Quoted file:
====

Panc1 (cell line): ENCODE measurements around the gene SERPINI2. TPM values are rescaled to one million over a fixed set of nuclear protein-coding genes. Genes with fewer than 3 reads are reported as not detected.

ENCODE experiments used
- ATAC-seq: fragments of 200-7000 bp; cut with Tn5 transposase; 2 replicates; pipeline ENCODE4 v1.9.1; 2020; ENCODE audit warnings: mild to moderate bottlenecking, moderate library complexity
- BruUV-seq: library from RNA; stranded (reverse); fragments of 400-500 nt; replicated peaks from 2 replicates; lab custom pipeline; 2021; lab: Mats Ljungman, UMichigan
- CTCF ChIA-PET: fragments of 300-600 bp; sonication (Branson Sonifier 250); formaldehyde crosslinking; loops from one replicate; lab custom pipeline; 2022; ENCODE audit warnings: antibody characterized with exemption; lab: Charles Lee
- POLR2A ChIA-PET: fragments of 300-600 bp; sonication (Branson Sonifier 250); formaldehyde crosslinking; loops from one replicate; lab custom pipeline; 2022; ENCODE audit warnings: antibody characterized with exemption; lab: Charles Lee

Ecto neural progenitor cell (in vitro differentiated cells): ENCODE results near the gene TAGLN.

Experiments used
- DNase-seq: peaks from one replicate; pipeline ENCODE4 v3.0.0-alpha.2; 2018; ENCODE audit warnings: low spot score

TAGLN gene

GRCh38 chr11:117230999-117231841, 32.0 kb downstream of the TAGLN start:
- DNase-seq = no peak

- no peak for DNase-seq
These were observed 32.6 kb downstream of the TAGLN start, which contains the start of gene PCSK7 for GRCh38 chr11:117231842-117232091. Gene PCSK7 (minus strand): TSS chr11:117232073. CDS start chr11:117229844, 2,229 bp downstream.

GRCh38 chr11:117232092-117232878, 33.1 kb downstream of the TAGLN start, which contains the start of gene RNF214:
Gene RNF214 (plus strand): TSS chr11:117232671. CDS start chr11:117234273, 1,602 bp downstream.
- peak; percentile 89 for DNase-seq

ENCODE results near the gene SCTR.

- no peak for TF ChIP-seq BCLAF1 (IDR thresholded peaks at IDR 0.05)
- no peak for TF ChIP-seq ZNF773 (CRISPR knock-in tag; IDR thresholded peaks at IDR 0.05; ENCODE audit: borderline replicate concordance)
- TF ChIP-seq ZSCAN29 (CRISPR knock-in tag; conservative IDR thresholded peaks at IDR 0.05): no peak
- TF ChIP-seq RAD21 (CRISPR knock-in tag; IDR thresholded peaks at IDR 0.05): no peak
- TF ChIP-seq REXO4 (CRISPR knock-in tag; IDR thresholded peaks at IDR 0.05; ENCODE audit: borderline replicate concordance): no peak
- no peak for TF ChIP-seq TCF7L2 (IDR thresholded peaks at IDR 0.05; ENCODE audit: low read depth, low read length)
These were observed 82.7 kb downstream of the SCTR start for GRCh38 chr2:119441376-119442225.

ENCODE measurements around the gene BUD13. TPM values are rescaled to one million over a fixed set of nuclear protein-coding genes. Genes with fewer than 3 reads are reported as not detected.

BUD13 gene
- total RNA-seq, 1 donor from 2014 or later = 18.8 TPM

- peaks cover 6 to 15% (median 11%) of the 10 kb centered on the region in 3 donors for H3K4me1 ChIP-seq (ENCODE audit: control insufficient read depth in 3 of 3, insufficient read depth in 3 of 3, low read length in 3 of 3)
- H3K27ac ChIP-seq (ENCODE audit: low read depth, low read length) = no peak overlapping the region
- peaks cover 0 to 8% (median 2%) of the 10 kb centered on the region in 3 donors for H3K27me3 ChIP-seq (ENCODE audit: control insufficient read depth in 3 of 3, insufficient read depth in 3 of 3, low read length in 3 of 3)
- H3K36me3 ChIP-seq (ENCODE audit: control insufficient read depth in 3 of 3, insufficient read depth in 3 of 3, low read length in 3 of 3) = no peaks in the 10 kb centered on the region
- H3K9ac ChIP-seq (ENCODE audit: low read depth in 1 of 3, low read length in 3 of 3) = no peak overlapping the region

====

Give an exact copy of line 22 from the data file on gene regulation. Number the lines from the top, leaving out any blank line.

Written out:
- TF ChIP-seq RAD21 (CRISPR knock-in tag; IDR thresholded peaks at IDR 0.05): no peak